• There must be an offer to exchange goods or services for money or other remuneration
    • The offer is accepted
    • Consideration will be mutually exchanged
    • The parties have developed the terms and conditions of the contract (e.g., when is performance due and how much money will be paid)
    • Performance becomes due or is made.
    • If the contract is legally void or voidable (for example, if the contract was entered into because one party pressured the other to make the contract or if there was fraud involved in the creation of the contract), then reformation will not be available to the parties.
  2. Valid Grounds for Reformation: There must be a valid reason why the parties need or want to rewrite the contract. Generally, there are two grounds that reformation may be based on:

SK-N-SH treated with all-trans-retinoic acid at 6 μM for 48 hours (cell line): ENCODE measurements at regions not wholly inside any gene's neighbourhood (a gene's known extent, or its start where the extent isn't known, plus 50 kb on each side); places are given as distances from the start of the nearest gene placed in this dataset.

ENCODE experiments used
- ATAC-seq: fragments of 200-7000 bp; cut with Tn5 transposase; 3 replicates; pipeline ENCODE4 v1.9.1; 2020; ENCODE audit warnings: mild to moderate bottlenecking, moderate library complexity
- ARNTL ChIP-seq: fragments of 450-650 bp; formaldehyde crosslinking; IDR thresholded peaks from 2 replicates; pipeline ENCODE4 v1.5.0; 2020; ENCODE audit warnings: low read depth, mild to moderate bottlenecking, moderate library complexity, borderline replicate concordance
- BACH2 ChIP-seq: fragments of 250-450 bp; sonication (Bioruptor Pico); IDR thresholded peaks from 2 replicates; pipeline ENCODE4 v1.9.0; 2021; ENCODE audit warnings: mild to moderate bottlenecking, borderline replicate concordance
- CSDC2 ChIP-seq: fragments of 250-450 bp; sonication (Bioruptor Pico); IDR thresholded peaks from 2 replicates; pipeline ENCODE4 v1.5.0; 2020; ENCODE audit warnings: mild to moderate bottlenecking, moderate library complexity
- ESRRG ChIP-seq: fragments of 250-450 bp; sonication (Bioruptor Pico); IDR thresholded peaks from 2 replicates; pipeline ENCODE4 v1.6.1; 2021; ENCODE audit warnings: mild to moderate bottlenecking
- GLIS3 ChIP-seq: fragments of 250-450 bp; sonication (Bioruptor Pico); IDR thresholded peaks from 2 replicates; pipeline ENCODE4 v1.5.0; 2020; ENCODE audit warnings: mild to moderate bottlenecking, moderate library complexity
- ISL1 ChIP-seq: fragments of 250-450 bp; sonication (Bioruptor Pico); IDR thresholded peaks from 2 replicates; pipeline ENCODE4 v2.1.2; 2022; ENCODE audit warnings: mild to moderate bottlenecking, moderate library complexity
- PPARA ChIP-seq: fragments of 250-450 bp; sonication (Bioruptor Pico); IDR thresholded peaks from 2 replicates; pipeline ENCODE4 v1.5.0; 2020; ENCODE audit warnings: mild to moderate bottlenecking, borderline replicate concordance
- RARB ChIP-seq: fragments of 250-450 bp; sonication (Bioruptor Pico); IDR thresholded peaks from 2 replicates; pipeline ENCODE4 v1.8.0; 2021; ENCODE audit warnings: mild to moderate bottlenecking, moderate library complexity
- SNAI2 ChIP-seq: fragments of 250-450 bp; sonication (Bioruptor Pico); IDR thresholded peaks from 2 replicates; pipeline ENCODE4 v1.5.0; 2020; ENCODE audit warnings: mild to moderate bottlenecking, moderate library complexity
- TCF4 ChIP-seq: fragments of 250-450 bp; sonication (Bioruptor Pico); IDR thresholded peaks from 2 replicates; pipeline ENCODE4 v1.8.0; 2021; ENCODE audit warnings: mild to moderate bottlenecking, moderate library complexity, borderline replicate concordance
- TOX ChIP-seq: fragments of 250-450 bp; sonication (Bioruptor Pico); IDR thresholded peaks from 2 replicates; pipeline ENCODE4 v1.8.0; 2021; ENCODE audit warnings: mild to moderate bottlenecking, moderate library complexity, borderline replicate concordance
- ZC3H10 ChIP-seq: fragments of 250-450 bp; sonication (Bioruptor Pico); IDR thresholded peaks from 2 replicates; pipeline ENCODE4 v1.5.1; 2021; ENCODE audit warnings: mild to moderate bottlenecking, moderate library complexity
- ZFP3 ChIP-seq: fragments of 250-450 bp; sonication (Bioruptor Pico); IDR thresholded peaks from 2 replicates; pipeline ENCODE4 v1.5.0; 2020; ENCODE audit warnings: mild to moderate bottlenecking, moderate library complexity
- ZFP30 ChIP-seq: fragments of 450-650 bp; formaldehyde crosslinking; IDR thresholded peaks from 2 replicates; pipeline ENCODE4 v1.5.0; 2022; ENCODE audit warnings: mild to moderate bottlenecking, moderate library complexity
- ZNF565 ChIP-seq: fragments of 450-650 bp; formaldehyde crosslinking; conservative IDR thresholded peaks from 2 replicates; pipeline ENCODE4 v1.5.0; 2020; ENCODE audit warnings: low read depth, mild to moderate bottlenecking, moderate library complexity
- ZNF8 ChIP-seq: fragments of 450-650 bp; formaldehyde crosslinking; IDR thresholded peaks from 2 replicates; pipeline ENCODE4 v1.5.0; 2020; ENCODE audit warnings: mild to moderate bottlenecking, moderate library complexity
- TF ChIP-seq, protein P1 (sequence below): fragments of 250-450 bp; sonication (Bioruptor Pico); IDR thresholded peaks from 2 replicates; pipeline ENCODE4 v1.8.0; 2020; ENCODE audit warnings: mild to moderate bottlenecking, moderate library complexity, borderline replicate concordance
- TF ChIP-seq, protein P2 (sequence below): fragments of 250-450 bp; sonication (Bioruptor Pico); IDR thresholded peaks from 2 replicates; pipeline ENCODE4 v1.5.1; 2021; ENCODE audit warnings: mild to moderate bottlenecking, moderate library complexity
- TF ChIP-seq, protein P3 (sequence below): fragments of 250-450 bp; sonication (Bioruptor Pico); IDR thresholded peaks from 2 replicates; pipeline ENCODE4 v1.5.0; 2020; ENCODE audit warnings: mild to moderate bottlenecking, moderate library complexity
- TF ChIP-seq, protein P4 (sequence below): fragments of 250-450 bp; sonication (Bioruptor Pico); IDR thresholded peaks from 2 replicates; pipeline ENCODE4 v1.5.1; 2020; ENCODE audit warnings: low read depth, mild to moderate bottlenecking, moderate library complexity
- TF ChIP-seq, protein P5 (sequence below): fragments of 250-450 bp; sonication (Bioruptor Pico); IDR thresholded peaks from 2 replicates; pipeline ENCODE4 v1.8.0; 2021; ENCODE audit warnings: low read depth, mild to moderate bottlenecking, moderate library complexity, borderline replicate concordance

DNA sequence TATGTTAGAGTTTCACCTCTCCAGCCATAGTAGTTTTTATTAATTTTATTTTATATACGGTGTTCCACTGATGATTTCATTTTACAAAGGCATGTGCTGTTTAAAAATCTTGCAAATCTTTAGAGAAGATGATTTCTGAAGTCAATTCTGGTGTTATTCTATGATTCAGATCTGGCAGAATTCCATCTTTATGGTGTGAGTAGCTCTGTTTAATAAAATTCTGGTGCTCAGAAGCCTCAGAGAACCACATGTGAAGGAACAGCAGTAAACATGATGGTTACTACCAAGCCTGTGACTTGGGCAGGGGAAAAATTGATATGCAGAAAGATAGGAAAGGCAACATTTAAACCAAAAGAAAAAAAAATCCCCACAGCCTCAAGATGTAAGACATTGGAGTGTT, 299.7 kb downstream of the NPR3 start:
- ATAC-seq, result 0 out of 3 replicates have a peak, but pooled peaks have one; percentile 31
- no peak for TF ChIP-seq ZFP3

• Mistake: If the parties were mistaken about certain terms in the contract, then the court may grant a request for reformation. Mutual mistakes will always be considered proper grounds for reformation. Unilateral mistakes, however, will only lead to reformation where the non-mistaken party was unaware that the other party was mistaken.
    • Misrepresentation: Reformation will be granted if one party misrepresents the contract by fraud or deceit. Reformation will be granted whether or not the misrepresentation was made innocently or intentionally.
  3. No Defenses are Available: For reformation to occur, no other defenses must be available. Some common equitable defenses include
    • Laches: Laches is when the plaintiff unreasonably delayed filing suit, which caused prejudice or harm to the defendant. An example would be if the plaintiff delayed filing suit because there is a witness the plaintiff doesn’t want to testify, so the plaintiff delayed filing a claim, hoping the witness would become unavailable